Are you guilty of complaining when you need to make the trek from Marina to Downtown? Have you cancelled plans because you live on the other end of Jumeirah Beach Road? Does a trip to Abu Dhabi feel like a transatlantic flight that you need to prepare weeks in advance for?
If you’ve lived in Dubai for longer than a year, chances are you’ve answered “yes” to these questions. Savoir Flair’s Noor Tehini and four of her closest friends did too, which led to their decision to get out of Dubai and spend three days on the road, discovering what this beautiful country had to offer (yes, even past Deira – gasp!).
Browse through the gallery to follow them on their journey through the seven emirates.
Adjacent to the market is the Qattara Arts Center, which was built over an old archeological site that has been preserved and is accessible through the basement of the art center.
Before we hit the road again, we stopped to watch a showcase of traditional Emirati singing and dancing.
From the market, it’s only a 30-minute drive to the foot of Jabal Hafeet. We raced the sunset to make it to the Mubazzarah hot springs before nightfall. The springs are a must-visit if you’re around the area. The locals believe in the healing powers of the hot water than runs from the mountain.
We spent the first night at the Mercure hotel at the top of Jabal Hafeet. What the hotel lacks in terms of luxury it more than makes up for in sweeping views of the city below. If you decide to spend the night here, which I suggest you do, I strongly recommend a quick stop at the Hilton’s Toki Japanese restaurant for dinner before you check in, as the F&B options here are really limited.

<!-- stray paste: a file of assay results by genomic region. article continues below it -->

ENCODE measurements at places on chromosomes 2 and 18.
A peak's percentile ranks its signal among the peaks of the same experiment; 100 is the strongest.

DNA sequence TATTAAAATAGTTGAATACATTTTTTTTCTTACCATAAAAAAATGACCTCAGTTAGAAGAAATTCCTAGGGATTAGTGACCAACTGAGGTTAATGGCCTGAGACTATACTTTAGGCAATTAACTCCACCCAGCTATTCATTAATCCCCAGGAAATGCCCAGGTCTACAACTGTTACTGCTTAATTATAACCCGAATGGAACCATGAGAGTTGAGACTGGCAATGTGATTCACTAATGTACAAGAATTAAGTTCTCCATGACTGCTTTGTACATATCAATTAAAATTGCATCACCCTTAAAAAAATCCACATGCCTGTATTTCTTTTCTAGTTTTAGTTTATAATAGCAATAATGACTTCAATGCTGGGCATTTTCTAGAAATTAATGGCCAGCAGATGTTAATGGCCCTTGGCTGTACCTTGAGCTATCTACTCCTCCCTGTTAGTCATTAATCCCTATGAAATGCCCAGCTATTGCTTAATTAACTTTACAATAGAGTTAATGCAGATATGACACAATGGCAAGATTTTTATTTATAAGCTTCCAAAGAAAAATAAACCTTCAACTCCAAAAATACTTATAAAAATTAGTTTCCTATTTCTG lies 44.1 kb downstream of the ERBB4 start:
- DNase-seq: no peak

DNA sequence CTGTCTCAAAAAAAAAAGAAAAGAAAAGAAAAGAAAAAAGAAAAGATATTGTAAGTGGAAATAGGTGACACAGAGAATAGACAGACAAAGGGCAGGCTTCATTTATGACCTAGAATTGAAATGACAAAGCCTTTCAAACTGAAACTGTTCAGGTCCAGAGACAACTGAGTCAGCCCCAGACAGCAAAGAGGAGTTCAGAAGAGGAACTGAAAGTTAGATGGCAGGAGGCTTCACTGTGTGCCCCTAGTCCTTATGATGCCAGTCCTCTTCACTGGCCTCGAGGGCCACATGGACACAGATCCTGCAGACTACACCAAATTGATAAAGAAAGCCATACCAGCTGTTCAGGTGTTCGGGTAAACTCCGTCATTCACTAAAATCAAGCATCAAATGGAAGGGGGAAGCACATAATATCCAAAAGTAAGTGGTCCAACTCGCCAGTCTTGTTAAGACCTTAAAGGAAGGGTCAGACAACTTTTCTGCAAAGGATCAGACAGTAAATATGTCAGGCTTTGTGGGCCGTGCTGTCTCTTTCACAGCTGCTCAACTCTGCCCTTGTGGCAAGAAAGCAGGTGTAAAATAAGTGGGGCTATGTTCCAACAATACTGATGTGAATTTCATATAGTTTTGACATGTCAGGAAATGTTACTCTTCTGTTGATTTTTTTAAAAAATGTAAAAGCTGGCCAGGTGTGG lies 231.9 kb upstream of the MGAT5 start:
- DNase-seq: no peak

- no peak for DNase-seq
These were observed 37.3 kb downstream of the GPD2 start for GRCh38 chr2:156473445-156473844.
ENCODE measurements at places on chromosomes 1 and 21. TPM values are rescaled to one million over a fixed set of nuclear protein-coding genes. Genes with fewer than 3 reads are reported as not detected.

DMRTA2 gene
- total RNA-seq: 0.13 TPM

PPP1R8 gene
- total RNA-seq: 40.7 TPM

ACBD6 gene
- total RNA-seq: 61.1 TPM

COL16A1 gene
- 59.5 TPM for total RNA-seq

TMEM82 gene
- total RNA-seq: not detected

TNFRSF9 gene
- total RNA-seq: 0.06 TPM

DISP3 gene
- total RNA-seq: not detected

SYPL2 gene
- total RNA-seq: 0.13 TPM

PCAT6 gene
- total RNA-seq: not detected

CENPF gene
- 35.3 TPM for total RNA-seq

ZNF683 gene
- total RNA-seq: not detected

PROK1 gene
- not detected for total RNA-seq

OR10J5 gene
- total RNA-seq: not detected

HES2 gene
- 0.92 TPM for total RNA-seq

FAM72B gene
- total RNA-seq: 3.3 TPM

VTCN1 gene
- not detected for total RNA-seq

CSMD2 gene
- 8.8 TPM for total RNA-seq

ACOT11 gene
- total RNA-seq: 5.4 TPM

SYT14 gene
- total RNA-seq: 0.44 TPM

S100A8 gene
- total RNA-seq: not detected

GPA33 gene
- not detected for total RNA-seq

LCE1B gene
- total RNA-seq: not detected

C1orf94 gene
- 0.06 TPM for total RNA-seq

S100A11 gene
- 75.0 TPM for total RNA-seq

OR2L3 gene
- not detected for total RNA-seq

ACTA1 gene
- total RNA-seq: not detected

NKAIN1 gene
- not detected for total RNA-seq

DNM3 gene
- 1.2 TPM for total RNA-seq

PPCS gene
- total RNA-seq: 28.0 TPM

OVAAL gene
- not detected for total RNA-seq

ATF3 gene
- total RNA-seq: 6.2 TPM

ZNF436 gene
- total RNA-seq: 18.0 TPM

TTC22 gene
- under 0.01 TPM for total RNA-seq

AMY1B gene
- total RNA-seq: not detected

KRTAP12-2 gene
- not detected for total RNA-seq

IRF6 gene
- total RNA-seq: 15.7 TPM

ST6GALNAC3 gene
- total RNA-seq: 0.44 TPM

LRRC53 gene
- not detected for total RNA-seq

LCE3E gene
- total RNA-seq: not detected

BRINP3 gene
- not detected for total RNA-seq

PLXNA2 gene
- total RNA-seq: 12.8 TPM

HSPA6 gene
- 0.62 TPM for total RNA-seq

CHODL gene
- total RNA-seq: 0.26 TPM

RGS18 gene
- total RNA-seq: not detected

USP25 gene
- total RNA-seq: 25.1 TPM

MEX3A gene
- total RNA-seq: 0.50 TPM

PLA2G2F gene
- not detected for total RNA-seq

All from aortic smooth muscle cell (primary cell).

If you’re road tripping through the Emirates, don’t miss out on a roadside breakfast. We made a quick stop at a small cafeteria off the highway for some karak tea and delicious parathas. You can choose to have the Indian flatbread with different fillings, like cheese or eggs.
Karak tea – or chai karak and masala chai – is a blend of black tea, milk, sugar, cardamom, and sometimes condensed milk. Make a note to pack some pants with elastic waistbands; you’re going to need them.
Lunch on Day 2 was a selection of delicious, fresh, locally grown vegetables bought from the back of a pickup truck. These roadside salesmen are pretty common around the Emirates, and their produce is usually really fresh and seasonal.
After three long hours of driving from one border checkpoint to another, a series of bizarre events, a phone call to a tour guide, and a chance encounter with a really helpful local, we finally found the Hatta Pools. These picturesque rock pools, a few kilometers into Oman, gather rain water in winter. Note: If you’re planning a trip there, make sure to pack your passport.
We left Oman at nightfall and drove North to Ras Al Khaimah’s The Cove Rotana Resort. By the time we got there, we were starving and devoured a delicious Italian spread at the hotel’s Basilico restaurant, including this chocolate fondant ordered for my friend Samar’s birthday.
This ice-cream parlor has been around since 1975 and serves really delicious and unique ice cream combinations with pistachios, fruit chunks, and freshly made fruit juice.
Our last stop on the road trip was Umm al-Quwain, where we had a late lunch at the legendary Wadi Al Neel.
Whatever you do, don’t be too quick to judge this restaurant. If you can bear with its sights and smells, you’ll have some of the best grilled fish you’ve ever tried. The shark powder with curry is a must-try too. With too much food in our bellies and an innumerable amount of new memories, it was time to head back to Dubai.